After Afro-Cuban religious rituals, activists find animal remains, turtles chained

Activists with Animal Recovery Mission share findings

Animal activists rescued two turtles chained together for a ritual in Miami. Photo courtesy of Animal Recovery Mission

MIAMI – Animal activists said they recently rescued two little turtles that survived a ritual in Miami and were being rehabilitated at the Pelican Harbor Seabird Station.

A part of the turtles' shells were perforated to run one chain through both of them. There were also small metal locks attached to the silver chain, which was linked to two ruby red Voodo dolls.

A photo showed there were two pictures of a man and a woman. 

"Hate to be the guy in the pic," Janet Morgan wrote on Facebook. 

Activists with the Animal Recovery Mission say they have been busy. There have been more rituals involving animals than usual in Miami. Rachel Taylor, an activist with ARM, attributes this to Santeria and Palo Mayombe, both religions with Afro-Cuban and Roman Catholic influence. 

"These religions heavily involve the sacrifice of animals," Taylor wrote

On Tuesday, practitioners of Santeria marked the Feast Day of Shango, their most-feared deity. It's a day when Santeros honor the deity, also known as St. Barbara, with offerings. According to their religious tradition, Shango has an appetite for turtles, goats, sheep, roosters and red wine.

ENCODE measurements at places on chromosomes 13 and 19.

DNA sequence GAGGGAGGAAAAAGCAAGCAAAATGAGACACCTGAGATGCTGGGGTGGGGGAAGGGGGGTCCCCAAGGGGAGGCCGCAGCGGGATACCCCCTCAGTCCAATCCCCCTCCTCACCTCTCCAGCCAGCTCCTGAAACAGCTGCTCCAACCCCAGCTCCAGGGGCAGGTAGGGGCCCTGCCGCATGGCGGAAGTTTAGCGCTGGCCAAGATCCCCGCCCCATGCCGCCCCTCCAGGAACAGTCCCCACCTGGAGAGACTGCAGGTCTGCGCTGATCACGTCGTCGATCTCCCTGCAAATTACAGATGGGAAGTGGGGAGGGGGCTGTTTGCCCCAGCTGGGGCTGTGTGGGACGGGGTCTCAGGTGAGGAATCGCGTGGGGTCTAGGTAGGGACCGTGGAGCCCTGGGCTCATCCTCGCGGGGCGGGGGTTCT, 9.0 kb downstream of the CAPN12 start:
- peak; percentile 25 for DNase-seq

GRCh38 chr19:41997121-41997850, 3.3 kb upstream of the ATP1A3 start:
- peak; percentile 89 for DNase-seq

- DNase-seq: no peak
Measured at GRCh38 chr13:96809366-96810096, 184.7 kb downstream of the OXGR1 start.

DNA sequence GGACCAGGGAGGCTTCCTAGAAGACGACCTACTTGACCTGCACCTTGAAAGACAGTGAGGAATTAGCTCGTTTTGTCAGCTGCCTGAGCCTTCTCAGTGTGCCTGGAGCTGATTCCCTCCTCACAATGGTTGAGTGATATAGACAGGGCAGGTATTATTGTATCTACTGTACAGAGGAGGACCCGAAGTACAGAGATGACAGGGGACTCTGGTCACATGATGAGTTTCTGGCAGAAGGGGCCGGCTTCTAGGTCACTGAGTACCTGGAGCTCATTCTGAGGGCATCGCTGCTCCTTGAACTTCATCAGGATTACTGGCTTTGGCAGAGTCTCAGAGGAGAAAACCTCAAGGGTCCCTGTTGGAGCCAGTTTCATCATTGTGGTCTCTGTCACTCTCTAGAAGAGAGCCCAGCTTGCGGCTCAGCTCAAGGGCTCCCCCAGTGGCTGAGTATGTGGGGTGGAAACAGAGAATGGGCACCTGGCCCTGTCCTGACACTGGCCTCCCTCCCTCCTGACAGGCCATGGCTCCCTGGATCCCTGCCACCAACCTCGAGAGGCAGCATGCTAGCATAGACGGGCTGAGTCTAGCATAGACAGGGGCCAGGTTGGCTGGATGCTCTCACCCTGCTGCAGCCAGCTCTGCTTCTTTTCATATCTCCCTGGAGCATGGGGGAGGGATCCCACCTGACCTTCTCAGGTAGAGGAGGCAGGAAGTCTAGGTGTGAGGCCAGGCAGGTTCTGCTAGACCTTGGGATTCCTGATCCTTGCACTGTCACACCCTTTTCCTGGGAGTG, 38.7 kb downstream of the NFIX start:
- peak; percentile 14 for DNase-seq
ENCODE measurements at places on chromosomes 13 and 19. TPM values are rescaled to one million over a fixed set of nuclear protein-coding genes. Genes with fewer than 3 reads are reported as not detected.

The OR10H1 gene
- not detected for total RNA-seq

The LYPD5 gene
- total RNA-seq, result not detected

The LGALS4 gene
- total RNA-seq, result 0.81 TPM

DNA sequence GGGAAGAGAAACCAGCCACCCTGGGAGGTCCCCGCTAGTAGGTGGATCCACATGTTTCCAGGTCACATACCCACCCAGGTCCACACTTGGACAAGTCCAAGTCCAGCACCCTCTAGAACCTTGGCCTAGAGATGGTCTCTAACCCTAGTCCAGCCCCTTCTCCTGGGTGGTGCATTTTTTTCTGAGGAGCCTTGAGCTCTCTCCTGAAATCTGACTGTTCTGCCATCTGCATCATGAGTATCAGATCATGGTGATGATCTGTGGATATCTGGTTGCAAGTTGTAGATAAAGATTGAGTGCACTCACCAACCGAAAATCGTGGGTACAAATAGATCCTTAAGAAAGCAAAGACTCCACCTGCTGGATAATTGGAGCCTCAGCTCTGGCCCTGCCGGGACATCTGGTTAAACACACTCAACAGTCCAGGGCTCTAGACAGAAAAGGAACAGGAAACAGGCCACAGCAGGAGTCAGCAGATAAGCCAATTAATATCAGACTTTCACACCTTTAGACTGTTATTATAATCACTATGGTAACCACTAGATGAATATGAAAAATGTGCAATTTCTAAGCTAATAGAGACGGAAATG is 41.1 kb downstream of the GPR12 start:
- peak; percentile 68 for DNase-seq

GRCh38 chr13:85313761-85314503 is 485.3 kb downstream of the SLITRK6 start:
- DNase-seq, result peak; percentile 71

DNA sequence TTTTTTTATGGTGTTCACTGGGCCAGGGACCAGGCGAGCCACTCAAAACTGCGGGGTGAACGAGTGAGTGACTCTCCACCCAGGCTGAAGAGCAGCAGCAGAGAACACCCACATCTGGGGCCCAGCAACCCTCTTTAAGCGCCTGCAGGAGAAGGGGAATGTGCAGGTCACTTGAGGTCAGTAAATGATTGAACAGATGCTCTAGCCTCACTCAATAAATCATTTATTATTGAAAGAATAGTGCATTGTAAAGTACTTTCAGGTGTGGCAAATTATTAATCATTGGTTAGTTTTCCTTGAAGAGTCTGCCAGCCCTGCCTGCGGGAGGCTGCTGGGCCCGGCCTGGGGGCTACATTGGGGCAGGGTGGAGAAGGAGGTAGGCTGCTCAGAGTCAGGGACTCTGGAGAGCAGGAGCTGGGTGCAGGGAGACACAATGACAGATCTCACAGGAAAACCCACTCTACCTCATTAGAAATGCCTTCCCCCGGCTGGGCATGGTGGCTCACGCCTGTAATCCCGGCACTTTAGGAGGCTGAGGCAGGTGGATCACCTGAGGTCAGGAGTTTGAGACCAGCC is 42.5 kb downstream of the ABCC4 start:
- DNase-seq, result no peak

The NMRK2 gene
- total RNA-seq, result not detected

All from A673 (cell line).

Near Miami's Hobie Island Beach Park, activists found about a dozen dead chickens and three dead goats. The chickens and one of the goats had their heads cut off steps away from the Rickenbacker Causeway, which connects Brickell with Virginia Key, over Biscayne Bay.

Two of the goats had their throats slit. Photos of the activists' findings also show abandoned fruit, candles and small wooden heads of deities. Activists with the Animal Recovery Mission said they reported their findings to officers with the Miami Police Department.

Religious ritual slaughter has long been the subject of legal disagreements.

Florida law states "the instantaneous severance of the carotid arteries with a sharp instrument" is a humane method of killing animals during rituals. The animal cruelty laws should not be "construed to prohibit, abridge or in any way hinder the religious freedom of any person or group."

Animal activists want to change that. 

WARNING: Graphic content

About the Authors:

Trent Kelly is an award-winning multimedia journalist who joined the Local 10 News team in June 2018. Trent is no stranger to Florida. Born in Tampa, he attended the University of Florida in Gainesville, where he graduated with honors from the UF College of Journalism and Communications.

The Emmy Award-winning journalist joined the Local 10 News team in 2013. She wrote for the Miami Herald for more than 9 years and won a Green Eyeshade Award.